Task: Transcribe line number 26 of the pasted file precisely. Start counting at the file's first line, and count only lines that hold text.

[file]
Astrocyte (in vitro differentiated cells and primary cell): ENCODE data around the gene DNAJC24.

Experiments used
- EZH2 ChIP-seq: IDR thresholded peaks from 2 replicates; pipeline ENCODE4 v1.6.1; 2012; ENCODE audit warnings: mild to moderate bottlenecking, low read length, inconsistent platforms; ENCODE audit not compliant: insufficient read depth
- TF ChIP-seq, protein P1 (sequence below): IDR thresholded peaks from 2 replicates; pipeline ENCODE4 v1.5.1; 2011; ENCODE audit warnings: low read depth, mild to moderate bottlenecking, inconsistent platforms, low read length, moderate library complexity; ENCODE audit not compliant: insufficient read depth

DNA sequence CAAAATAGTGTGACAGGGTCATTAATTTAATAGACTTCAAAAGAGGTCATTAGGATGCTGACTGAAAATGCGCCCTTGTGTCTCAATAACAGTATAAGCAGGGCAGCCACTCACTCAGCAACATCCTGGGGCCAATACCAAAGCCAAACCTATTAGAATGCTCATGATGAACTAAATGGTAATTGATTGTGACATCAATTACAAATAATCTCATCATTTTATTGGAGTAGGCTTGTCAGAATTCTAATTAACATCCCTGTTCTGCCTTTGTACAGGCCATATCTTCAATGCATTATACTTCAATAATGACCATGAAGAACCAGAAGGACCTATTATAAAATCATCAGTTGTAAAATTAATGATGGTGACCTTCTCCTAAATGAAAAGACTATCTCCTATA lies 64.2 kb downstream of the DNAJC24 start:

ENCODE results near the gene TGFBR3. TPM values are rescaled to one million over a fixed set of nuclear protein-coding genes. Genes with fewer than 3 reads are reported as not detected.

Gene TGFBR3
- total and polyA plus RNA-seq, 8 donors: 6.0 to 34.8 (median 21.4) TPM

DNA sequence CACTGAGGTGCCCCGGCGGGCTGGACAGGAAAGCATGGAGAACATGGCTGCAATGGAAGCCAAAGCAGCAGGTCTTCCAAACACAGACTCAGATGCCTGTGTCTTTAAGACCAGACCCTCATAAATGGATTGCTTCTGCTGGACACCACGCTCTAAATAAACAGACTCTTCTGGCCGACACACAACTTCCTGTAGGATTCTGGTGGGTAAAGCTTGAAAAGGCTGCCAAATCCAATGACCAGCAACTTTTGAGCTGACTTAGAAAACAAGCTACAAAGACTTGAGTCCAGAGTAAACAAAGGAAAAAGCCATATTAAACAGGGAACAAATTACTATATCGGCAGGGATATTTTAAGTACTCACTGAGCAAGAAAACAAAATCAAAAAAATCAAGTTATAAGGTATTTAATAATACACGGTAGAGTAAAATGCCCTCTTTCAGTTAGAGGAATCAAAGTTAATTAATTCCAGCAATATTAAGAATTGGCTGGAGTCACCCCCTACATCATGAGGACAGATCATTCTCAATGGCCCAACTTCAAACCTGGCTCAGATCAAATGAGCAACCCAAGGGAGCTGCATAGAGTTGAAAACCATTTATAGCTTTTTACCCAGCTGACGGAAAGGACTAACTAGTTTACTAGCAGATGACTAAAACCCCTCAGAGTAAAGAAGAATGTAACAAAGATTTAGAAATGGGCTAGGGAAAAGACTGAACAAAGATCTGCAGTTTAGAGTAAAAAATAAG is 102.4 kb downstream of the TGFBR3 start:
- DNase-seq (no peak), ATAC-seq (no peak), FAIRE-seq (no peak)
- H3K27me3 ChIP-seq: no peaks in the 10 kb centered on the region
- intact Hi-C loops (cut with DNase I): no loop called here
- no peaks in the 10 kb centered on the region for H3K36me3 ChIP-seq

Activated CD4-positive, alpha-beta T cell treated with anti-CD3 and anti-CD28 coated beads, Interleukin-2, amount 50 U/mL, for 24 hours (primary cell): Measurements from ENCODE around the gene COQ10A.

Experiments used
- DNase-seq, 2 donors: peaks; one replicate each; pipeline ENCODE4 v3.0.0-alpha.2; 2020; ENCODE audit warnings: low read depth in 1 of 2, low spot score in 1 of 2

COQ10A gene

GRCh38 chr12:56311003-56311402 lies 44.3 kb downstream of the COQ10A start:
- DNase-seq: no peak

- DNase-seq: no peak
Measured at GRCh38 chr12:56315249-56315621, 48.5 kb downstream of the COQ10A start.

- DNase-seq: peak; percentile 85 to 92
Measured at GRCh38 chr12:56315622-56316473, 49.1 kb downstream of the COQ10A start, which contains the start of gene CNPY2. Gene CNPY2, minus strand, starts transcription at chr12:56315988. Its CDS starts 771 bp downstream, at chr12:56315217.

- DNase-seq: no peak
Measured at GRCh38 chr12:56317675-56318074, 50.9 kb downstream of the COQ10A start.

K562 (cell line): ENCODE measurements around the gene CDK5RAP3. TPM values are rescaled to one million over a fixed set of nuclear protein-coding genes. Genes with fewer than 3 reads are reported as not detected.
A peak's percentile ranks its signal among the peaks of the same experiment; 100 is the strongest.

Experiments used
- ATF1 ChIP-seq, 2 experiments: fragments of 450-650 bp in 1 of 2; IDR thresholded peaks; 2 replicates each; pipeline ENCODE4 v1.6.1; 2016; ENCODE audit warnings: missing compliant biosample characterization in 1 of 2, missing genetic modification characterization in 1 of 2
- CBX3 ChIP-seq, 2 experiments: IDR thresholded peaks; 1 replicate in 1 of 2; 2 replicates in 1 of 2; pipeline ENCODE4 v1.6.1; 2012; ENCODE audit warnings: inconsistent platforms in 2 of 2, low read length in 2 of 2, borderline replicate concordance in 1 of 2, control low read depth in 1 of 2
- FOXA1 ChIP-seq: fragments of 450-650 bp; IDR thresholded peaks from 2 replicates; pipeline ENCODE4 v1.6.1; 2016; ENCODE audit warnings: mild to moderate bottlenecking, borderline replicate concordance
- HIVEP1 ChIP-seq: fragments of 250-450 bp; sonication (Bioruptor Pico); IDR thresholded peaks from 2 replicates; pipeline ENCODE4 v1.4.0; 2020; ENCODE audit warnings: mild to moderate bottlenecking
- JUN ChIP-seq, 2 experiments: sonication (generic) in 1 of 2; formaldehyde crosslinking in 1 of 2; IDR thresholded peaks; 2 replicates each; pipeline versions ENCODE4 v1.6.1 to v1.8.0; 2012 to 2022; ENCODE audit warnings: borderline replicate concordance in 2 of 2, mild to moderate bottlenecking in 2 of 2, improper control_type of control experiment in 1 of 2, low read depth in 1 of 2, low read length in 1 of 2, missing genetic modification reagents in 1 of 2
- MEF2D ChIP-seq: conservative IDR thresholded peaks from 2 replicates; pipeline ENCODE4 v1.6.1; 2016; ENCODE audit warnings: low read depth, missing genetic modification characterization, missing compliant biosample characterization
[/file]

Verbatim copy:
K562 (cell line): ENCODE measurements around the gene CDK5RAP3. TPM values are rescaled to one million over a fixed set of nuclear protein-coding genes. Genes with fewer than 3 reads are reported as not detected.